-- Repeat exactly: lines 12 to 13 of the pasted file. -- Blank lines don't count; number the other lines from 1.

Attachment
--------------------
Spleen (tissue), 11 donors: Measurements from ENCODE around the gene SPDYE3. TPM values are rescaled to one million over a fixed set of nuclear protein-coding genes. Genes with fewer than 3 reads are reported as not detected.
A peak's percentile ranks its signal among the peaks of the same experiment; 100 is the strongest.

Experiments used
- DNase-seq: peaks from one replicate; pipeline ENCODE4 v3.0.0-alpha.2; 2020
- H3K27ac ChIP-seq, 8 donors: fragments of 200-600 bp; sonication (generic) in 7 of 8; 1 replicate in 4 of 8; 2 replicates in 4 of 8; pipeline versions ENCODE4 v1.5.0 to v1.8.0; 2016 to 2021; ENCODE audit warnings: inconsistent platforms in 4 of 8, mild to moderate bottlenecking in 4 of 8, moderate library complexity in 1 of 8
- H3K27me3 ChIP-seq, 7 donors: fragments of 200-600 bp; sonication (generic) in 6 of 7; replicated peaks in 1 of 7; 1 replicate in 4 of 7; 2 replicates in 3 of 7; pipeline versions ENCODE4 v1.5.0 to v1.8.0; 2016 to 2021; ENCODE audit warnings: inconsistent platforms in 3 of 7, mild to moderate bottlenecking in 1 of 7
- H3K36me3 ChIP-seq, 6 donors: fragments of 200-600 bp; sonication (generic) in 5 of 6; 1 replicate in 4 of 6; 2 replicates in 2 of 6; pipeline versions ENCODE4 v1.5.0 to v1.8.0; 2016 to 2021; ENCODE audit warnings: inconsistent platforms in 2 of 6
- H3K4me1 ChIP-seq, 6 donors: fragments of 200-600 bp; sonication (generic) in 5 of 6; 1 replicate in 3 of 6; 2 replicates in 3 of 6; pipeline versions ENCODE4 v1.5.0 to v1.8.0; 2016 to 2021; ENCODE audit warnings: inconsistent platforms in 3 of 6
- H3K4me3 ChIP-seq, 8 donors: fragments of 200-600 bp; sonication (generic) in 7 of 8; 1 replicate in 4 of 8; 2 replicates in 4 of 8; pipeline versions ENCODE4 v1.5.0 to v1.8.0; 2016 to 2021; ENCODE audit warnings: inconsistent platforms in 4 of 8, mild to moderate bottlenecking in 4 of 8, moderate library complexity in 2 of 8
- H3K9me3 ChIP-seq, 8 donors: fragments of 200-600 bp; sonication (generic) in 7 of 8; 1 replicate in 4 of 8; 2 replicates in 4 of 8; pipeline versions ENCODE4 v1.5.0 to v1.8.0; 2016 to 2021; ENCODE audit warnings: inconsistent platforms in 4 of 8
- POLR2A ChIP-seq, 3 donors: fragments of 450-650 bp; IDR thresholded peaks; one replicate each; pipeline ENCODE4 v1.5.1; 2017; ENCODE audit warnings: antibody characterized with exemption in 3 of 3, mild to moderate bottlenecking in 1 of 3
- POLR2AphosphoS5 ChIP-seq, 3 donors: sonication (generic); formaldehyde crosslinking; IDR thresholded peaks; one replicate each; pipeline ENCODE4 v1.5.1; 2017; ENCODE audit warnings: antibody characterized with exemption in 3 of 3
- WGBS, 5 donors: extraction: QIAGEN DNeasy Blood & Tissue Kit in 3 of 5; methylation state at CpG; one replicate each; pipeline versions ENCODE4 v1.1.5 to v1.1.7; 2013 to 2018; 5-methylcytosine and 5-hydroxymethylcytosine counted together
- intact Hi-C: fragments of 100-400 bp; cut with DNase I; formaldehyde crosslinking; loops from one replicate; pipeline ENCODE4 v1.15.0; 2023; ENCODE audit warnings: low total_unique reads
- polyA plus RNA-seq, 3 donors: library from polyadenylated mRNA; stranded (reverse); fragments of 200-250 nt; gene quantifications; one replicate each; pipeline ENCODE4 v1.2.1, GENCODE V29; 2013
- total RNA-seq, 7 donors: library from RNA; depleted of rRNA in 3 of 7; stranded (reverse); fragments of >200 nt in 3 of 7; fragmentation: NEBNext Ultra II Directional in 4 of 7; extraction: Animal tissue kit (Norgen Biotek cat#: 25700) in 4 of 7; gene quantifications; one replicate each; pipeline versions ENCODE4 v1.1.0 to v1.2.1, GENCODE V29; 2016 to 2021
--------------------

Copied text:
- POLR2AphosphoS5 ChIP-seq, 3 donors: sonication (generic); formaldehyde crosslinking; IDR thresholded peaks; one replicate each; pipeline ENCODE4 v1.5.1; 2017; ENCODE audit warnings: antibody characterized with exemption in 3 of 3
- WGBS, 5 donors: extraction: QIAGEN DNeasy Blood & Tissue Kit in 3 of 5; methylation state at CpG; one replicate each; pipeline versions ENCODE4 v1.1.5 to v1.1.7; 2013 to 2018; 5-methylcytosine and 5-hydroxymethylcytosine counted together